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Microfinance India Summit 2012: “Financial Streams Dry Up!”

Behind the slightly catastrophic title of one of this morning’s break-up sessions stood a very interesting problematic. Indeed, the panel conducted by Vineet Rai, an equity investor specialized in microfinance investments, was set to address three questions that are fundamental to the understanding and future of the microfinance industry: Where had the funding drought that affected MFIs following the October 2010 crisis come from?  And most importantly: How did we deal with it, and what lies ahead in terms of funding for micro-credit providers?

These questions were successively taken on by six high-rolling panelists: (1) CS Ghosh, the Chairman and Managing director of Bhandhan Services,  (2) Dr. Alok Pande, Director of the Department of Financial services at the Ministry of Finance, (3) S K V Srinivasan, ED of IDBI Bank, (4) P K Saha, Chief General Manager of SIDBI, (5) S Sengupta, CEO of Arohan Financial Services and (6) Prashant Thakkar, Global Business Head, Microfinance, at Standard Chartered Bank.

Let me try and summarize the points they made:

* The origin of the 2010 crisis:

S K V Srinivasan summarized in a very interesting way some of the factors that had led to the crisis: During the pre-crisis years, investors expecting 4 to 5% returns on investment kept flushing money into the system. MFIs, to follow this growth trend, gave in to unreasonable lending practices, and these two elements combined eventually led to the apparition (and the bursting) of an MFI bubble in October 2010. As a result of the bubble, the trust investors had been putting in the microfinance sector suddenly collapsed, thus leading to the investment drought that has been observed over the last two years. One main objective of any post-crisis measure should then be to try and bridge this trust gap.

While every panelist would recognize the failures of the pre-crisis system, as well as the existence of this trust deficit, no actor would however accept to take responsibility for his own actions in the pre-crisis years, and this is why these types of discussions, when held in conference settings, often don’t satisfy your hunger for answers, for they rarely go beyond what is already common knowledge. SIDBI in particular, an actor that took huge credit in the growth of the sector pre-2010 seems now unable to openly talk about what could have been differently.

* What has been done:

Following this idea of the need to reestablish the trust that used to exist between investors and MFIs, both C S Ghosh and Prashant Thakkar highlighted the imperious need for communication lines to be strengthened between investors and MFIs. Visits to the field, conversations about each own interests, any initiative can be good as long as the objective is for the MFI to know its funder, and for the investor to know its venture! And thanks to such initiatives, it appears that Bhandhan has actually been doing better than others in terms of funding, while Standard Chartered Bank has started investing large amounts again in the sector.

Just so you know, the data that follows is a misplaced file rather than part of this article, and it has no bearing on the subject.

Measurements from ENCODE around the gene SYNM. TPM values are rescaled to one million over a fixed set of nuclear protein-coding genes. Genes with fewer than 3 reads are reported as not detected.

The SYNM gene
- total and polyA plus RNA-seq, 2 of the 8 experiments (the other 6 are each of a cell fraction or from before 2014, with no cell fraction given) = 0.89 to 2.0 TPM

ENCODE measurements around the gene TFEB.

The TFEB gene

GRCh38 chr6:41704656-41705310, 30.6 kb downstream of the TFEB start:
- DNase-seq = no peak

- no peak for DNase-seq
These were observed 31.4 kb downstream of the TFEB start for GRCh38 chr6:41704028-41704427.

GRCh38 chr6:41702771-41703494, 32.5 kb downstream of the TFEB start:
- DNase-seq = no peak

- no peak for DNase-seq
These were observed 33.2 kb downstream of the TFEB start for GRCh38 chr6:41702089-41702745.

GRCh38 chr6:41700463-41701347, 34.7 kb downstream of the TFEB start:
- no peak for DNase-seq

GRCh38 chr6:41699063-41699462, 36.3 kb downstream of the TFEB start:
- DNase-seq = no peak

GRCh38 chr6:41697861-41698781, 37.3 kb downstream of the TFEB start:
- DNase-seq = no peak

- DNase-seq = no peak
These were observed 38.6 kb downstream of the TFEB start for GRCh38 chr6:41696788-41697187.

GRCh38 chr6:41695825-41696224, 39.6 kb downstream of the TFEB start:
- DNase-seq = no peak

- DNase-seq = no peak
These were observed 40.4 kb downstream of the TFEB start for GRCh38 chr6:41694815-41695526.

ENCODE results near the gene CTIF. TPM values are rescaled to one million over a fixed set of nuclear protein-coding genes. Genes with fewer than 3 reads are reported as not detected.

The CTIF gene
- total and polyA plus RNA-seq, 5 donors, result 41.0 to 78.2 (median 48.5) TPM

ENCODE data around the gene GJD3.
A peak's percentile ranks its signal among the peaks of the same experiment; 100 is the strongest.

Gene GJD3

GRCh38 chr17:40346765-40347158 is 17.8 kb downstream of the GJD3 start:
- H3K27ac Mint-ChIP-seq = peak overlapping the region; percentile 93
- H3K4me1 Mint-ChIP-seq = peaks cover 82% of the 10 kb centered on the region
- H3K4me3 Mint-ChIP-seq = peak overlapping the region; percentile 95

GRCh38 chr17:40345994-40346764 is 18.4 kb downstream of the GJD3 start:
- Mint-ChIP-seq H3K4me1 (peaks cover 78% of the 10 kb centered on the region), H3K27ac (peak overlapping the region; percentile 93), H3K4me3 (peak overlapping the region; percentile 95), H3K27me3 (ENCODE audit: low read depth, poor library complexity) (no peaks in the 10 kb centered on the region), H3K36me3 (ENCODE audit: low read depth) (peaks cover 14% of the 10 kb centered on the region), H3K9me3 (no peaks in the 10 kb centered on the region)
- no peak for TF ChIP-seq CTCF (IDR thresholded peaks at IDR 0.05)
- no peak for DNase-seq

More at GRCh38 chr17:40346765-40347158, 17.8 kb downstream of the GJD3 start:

Also, many mentions have been made of the need to regulate lending so that it would be “reasonable”. Both Dr. Alok Pande, the Ministry of Finance representative, and P K Saha, SIDBI’s representative, emphasized the measures taken to put together a regulatory framework for the microfinance industry, implementing a cap on lending rates and margins, writing up a “code of conduct”, and finally drafting the Microfinance Bill. These seem fundamental indeed in order to get back to a sustainable growth rate and make sure that the safeguards are in place, but everyone reading this blog knows (and Dr.Pande actually had the complete honesty to recognize) that the Microfinance Bill for now still exists only as a project, very contested by diverse industry actors, and that will still take (a long) time to be enforced. This si the reason why Dr. Pande, representing the GoI, spent a considerable time trying to reason the industry actors present to make them understand that they first could only be heard if they expressed their view in a formal way by communicating it to official bodies, and second that we all needed to be reasonable, especially since a regulatory framework is so urgent if we want to prove to investors that the system has been cleansed and strengthened.

What will be the future trends in terms of funding?

Most panelists, including the moderator, agreed on what they saw as the two main funding trends to be followed in the coming years:
(1) Securitization of the loans given by smaller MFIs by bigger banks or financial institutions will allow for a large trust gain and incentivize private investors such as equity ventures to invest again in the microfinance sector, and
(2) Investments from large institutional agents such as IFC or ADB will come replace the large philanthropic grants that marked the first years of existence of microfinance.

Once again, the questions addressed during this session were fundamental for anyone trying to understand the macro situation of MFIs today, and what their growth could be in the future. However, and as is often the case with questions that are at the same time so heavily political and dealing with “big-money” issues that are usually left undiscussed in public settings, the responses given were consensual at best, and did not reveal much in terms of the current or future funding  situation of MFIs.


  1. Yes it is most of the poor people are dissatisfied from the financial industry. They are not having enough financial services training and experience that why one of the reason for poor are not fit for the industry. Maximum percent of people dislike this financial industry, their are plenty of reasons behinds all this.


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